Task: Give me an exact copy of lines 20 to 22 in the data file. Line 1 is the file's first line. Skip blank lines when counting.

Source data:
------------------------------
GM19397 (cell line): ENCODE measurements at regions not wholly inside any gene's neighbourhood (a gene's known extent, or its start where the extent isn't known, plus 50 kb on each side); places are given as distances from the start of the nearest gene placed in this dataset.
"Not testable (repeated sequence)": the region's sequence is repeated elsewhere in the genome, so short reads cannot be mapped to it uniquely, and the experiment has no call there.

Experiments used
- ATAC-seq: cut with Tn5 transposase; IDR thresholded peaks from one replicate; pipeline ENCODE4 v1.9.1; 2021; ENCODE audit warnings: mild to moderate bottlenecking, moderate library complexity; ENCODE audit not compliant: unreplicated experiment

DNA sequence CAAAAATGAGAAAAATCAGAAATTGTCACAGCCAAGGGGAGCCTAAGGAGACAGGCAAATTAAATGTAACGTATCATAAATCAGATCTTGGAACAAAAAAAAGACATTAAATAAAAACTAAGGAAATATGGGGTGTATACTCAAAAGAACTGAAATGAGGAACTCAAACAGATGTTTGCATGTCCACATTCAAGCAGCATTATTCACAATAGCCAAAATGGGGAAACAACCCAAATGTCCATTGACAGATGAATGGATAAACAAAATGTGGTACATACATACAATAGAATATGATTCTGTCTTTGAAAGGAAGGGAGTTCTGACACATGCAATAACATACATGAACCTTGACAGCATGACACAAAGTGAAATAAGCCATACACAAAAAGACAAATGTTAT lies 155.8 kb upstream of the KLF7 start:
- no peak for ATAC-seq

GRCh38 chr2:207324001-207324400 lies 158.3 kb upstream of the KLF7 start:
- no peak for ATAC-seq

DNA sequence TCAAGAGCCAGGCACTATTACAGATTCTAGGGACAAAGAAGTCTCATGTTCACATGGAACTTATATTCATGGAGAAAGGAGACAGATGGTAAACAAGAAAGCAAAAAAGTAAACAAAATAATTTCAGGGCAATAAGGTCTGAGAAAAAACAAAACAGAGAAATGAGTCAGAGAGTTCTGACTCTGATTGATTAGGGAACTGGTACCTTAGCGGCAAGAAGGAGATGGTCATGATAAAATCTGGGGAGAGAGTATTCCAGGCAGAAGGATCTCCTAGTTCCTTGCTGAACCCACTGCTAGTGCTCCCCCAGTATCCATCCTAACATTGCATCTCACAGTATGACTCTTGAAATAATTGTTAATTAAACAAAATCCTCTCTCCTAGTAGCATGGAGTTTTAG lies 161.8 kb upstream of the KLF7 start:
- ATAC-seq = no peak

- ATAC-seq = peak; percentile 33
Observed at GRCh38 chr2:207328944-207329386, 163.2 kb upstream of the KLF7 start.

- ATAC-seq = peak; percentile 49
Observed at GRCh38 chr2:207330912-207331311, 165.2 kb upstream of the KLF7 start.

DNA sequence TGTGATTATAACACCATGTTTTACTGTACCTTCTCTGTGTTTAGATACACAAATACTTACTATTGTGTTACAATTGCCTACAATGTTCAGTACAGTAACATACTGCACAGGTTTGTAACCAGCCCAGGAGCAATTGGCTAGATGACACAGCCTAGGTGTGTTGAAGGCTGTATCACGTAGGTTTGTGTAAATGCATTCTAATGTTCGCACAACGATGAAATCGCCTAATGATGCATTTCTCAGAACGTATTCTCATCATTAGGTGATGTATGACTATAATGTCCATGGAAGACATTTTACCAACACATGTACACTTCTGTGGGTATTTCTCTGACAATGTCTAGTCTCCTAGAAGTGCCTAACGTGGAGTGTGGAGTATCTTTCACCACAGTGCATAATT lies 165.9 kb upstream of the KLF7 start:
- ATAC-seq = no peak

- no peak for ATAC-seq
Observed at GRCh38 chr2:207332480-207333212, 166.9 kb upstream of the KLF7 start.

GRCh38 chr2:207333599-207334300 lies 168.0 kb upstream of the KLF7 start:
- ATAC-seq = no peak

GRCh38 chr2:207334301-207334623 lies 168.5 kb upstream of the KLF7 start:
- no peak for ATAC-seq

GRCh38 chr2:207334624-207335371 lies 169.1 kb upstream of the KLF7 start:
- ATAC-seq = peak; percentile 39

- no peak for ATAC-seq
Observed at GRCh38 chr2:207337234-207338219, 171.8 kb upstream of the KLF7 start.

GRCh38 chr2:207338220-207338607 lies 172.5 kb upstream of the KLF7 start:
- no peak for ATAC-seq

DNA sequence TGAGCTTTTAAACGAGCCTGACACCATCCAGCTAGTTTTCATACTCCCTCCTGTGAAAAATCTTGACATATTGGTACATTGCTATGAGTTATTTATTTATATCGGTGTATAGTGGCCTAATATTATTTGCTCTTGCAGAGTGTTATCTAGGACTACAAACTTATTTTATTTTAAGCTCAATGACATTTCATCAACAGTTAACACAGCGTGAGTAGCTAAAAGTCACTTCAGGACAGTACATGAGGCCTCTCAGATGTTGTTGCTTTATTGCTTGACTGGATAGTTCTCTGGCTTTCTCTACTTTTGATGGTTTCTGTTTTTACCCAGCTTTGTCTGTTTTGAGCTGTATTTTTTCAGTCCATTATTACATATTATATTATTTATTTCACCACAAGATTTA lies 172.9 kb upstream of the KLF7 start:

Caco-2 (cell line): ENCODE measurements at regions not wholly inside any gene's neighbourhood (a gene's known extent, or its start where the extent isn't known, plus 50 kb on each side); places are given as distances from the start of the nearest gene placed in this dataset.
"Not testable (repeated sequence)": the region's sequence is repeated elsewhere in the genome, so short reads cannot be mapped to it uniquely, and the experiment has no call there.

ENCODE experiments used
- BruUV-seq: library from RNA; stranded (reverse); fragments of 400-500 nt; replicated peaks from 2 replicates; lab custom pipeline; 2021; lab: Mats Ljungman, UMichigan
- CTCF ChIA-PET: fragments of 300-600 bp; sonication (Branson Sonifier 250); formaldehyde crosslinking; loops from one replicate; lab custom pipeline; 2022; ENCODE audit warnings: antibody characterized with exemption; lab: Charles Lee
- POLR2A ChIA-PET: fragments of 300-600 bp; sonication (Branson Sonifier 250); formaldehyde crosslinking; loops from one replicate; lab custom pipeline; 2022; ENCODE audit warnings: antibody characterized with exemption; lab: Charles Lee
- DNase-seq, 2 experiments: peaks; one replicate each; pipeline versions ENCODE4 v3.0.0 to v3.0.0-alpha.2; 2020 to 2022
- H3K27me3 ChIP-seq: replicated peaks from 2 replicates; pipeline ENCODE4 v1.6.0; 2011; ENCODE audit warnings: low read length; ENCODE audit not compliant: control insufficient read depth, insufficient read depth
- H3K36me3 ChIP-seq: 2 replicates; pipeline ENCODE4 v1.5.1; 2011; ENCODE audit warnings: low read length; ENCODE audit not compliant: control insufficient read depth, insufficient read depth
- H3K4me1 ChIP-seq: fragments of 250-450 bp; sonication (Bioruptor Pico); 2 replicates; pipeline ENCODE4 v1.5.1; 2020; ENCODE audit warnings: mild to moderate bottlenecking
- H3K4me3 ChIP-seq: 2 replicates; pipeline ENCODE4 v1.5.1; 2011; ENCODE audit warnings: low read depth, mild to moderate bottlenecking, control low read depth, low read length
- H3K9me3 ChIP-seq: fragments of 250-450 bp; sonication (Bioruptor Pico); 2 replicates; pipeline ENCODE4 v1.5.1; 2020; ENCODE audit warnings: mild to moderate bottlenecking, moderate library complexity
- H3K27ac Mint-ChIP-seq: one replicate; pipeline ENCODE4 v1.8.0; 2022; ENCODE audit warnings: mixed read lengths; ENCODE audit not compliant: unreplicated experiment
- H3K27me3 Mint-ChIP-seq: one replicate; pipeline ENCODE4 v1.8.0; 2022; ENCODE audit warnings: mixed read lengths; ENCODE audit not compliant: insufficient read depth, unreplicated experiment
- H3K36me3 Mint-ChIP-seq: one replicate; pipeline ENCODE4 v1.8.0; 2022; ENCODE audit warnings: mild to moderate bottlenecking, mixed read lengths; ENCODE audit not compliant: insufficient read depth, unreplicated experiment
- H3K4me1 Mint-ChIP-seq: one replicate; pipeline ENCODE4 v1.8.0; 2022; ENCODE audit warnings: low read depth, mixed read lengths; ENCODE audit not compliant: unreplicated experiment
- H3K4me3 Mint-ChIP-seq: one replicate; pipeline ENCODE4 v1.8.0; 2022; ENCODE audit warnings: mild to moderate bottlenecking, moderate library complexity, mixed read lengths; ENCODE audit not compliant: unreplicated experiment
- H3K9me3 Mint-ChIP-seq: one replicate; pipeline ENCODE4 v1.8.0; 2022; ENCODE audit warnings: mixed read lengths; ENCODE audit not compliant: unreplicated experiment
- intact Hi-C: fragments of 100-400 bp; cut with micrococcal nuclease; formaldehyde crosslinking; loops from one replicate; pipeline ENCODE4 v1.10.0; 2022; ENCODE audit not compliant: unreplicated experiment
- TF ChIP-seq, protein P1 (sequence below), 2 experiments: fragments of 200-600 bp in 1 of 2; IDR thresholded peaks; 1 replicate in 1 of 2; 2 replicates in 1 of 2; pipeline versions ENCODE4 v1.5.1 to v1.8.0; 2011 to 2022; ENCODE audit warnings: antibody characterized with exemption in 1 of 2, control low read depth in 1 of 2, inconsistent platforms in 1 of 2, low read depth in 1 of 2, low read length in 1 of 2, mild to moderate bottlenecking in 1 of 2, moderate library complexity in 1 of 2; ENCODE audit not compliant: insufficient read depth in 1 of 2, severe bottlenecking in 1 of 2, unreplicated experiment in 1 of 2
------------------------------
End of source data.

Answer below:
- ATAC-seq = no peak

GRCh38 chr2:207334301-207334623 lies 168.5 kb upstream of the KLF7 start:
- no peak for ATAC-seq